Global growth has been slower in the past decade compared to previous ones and the post-pandemic recovery is losing momentum, a World Economic Forum report said.
The Future of Growth Report 2024, released at the WEF summit in Davos, found that high-income economies’ GDP grew by 1.4% annually between 2018 and 2023, while upper middle-income economies, lower middle-income economies, and low-income economies grew by 2.2%, 3.1%, and 3.1%, respectively.
Total global GDP is higher than its pre-pandemic level but growth rates in 2023 remain below 4% across all income groups, the report found after an analysis of data for 107 countries.
“Global growth has lost momentum. On average, GDP growth has declined from more than 2% in advanced economies and nearly 6% in emerging and developing economies in the early 2000s to less than 1.5% and less than 2% in the post-covid period,” Saadia Zahidi, managing director, World Economic Forum, said.
“This sustained slowdown in growth has been compounded by a succession of crises. It is now more than 15 years since the beginning of the global financial crisis, yet it continues to cast a shadow, not least in the policy choices of many advanced economies. The COVID-19 pandemic and the shock of lockdowns left behind an aftermath of a surge in public debt levels and reversal of global development progress,” Zahidi added.
Quality of growth
Part of the World Economic Forum’s Future of Growth Initiative, the report evaluates the quality of growth for each of the 107 countries on four key parameters: innovativeness, inclusiveness, sustainability, and resilience.
The multidimensional approach focuses on evaluating the quality of growth and the balance between various priorities rather than aggregating them into a single index.
With a GDP of $7,502 at purchasing power parity (PPP) per capita, India has recorded a GDP per capita growth of 3.1% abd average GDP growth of 5.5% between 2018 and 2023.
On the four parameters charted in the WEF’s Future of Growth Initiative, India recorded 40.23 score on innovativeness, 41.69 on inclusiveness, 56.04 on sustainability, and 51.21 on resilience—all on the scale of 0-100.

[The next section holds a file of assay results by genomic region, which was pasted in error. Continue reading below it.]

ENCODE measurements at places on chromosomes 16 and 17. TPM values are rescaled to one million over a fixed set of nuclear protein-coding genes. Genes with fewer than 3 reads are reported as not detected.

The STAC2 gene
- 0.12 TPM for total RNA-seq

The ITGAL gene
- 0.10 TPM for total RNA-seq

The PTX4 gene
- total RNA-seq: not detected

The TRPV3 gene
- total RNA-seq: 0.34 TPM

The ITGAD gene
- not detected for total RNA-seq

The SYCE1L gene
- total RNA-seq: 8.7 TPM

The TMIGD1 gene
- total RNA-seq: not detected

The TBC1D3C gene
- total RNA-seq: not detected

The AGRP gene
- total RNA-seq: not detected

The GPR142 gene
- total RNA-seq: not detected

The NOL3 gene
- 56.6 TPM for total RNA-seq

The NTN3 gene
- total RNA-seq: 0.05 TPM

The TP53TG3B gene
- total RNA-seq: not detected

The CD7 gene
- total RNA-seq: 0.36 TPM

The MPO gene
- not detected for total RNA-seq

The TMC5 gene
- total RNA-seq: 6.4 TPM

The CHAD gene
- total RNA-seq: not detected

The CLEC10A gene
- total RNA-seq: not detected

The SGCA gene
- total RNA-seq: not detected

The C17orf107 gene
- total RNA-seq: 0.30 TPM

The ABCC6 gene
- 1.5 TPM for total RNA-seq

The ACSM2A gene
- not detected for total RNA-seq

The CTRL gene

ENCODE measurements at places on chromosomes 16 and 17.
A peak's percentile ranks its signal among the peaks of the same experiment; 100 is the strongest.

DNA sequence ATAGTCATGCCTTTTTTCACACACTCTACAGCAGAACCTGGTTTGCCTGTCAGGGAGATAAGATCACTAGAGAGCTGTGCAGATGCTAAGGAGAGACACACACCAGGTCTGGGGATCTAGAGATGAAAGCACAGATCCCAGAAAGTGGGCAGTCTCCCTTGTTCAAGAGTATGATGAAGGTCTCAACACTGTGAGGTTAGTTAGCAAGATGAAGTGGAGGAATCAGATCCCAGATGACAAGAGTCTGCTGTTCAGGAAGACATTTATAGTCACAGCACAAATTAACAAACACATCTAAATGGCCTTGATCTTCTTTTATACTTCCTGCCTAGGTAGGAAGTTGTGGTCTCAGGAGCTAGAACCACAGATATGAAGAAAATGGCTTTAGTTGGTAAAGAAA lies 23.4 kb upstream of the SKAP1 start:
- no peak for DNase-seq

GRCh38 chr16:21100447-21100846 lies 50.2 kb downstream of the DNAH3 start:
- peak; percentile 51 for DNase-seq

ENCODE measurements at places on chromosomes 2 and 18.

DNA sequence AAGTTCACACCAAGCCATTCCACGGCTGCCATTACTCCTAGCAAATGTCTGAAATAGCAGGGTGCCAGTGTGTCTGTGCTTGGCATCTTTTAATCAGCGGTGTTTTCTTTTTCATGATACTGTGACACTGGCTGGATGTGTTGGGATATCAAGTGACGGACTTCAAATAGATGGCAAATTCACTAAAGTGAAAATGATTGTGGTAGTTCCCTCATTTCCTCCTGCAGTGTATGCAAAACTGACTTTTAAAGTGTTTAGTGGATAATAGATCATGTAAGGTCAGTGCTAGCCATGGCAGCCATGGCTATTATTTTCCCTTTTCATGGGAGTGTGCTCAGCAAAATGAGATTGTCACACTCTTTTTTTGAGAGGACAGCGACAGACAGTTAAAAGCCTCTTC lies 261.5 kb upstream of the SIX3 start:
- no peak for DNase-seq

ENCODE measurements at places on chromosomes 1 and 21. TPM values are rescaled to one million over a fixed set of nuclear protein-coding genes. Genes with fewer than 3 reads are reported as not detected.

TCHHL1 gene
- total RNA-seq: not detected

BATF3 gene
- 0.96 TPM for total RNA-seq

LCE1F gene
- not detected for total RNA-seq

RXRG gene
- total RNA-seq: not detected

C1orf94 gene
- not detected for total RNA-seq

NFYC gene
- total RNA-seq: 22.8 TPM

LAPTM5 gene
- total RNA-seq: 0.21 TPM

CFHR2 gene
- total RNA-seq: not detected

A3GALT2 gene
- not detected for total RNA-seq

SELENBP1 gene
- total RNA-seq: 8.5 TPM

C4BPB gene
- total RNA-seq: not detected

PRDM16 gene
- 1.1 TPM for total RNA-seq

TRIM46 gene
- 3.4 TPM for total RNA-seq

On a global scale, the average on innovativeness is 45.2, the lowest among the four pillars.
The sustainability dimension’s global average is 46.8 out of 100, while the inclusiveness and resilience dimensions’ global average scores are 55.9 out of 100 and 52.8 out of 100, respectively.
No economy has attained a score higher than 80 on any of the framework’s four dimensions.
The report finds that high income economies, with an average GDP of $52,475 per capita, have high scores on inclusiveness, innovativeness, and resilience, but have room to improve on sustainability.
With an average GDP of $17,900 per capita, upper middle-income economies’ growth pathway generally features a higher emphasis on inclusiveness and resilience, with room to improve on sustainability and innovativeness.
However, lower middle income economies’ growth pathway has generally been focused on resilience, with higher scores on sustainability than richer economies but room to improve on inclusiveness and innovativeness. These economies have an average GDP of $7,633 per capita.
Low-income economies, with an average GDP of $1,533 per capita, usually have a much lighter environmental footprint per capita—resulting in a high sustainability performance—but with room to improve on resilience, inclusiveness, and innovativeness.
Commenting on the findings of the report, Zahidi said the future of growth must shift to a better balance between quantity and quality.
“A simple “return” to GDP growth is not enough. Instead, each country must undertake a unique and complex journey towards achieving innovative, inclusive, sustainable, and resilient growth, while contributing to global resilience. This report aims to serve as a call to action for leaders to critically reassess and recalibrate their growth models and policies for a new economic era,” she added.
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